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I am building a REST application that makes use of CORS. Every REST call is different and I am finding that there is significant overhead in getting the preflight OPTIONS call. Is there a way to cache and apply a preflight OPTIONS result so that any subsequent calls to the same domain use the cached response?

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Appendum to question: If caching preflights for a smaller scope is not possible, what is the best way to limit the number of preflight requests in a RESTful application? –  Rob W Aug 18 '12 at 20:37
A reverse proxy, check out nginx, will allow you to avoid the CORS pre-flight penalty. Simply map /api -> api.site.com –  Douglas Ferguson Jan 5 at 7:25

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up vote 29 down vote accepted

Preflight can only be applied to the request, not to the entire domain. I brought the same question up on the mailing list, and there were security concerns. Here's the entire thread: http://lists.w3.org/Archives/Public/public-webapps/2012AprJun/0228.html

There are a few things to consider if you'd like to limit the number of preflight requests. First note that WebKit/Blink based browsers set a max preflight cache of 10 minutes:

https://github.com/WebKit/webkit/blob/master/Source/WebCore/loader/CrossOriginPreflightResultCache.cpp https://chromium.googlesource.com/chromium/blink/+/master/Source/core/loader/CrossOriginPreflightResultCache.cpp

(I'm not sure if this is true for other browsers). So while you should always set the Access-Control-Max-Age header, the max value is 10 minutes.

Next note that it is impossible to avoid a preflight on PUT/DELETE requests. So updates/deletes to your API will require at least one preflight every 10 minutes.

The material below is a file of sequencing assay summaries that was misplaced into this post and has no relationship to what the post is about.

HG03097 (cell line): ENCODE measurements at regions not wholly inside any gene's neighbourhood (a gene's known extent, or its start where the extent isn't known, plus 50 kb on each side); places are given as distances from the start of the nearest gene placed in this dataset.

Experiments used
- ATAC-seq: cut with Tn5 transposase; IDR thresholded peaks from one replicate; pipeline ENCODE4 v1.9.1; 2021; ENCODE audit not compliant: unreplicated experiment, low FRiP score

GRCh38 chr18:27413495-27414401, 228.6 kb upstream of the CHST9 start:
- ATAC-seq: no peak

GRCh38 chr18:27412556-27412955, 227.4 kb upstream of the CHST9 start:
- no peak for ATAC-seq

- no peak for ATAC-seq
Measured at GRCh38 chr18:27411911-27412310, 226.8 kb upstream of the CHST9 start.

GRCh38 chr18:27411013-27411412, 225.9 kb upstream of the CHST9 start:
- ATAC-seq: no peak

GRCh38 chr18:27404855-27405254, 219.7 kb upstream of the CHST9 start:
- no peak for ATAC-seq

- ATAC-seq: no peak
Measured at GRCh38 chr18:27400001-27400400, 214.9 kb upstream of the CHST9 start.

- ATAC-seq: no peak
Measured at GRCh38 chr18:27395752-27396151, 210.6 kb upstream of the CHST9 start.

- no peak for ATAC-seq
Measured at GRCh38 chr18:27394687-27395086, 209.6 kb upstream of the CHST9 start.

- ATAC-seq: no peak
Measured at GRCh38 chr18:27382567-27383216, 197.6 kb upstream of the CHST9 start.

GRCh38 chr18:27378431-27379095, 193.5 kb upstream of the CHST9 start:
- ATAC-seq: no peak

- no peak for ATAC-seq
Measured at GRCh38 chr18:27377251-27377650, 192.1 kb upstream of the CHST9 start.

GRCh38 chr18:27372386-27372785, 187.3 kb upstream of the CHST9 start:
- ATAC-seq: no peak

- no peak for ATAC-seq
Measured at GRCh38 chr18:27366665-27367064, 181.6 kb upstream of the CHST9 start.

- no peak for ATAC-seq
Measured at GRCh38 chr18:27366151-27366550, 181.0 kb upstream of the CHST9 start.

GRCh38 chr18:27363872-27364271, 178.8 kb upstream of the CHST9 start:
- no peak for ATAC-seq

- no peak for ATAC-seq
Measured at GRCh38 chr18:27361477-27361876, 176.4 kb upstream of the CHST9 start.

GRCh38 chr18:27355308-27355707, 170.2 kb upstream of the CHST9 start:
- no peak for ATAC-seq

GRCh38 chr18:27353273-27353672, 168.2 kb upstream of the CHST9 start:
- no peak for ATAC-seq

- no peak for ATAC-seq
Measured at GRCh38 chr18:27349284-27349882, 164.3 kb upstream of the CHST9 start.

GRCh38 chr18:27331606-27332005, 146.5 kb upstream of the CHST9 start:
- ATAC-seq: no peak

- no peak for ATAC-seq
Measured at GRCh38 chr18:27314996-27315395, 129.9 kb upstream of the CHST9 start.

On GET/POST, avoid custom headers if at all possible, since these still trigger preflights. If your API returns JSON, note that a Content-Type of 'application/json' also triggers a preflight.

If you are willing to bend just how "RESTful" your API is, there are a few more things you can try. One is to use a Content-Type that doesn't need a preflight, like 'text/plain'. Custom headers always trigger preflights, so if you have any custom headers, you could move them into query parameters. At the extreme end, you could use a protocol like JSON-RPC, where all requests are made to a single endpoint.

In all honesty, because of the browser's preflight cache limit of 10 minutes, and REST's resource urls, the preflight cache is fairly useless. There's very little you can do to limit preflights over the course of a long running app. I'm hopeful the authors of the CORS spec will try to address this in the future.

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I've tried moving some parameters from my url to my query string (for paging, I've added ?next=<id>) but am still seeing a preflight to each request that has a different <id>. Do you have any references you can point me to? –  uglymunky Jul 10 '13 at 7:11
@uglymunky I will clarify that section. The preflight cache's key is based on an origin/url pair, where the url is the full request url. What I meant is that if you have a custom header, that will always trigger a preflight, even on a GET request. However, if you move that custom header into a query parameter, there will be no preflight for GET/POST requests. –  monsur Jul 13 '13 at 3:35

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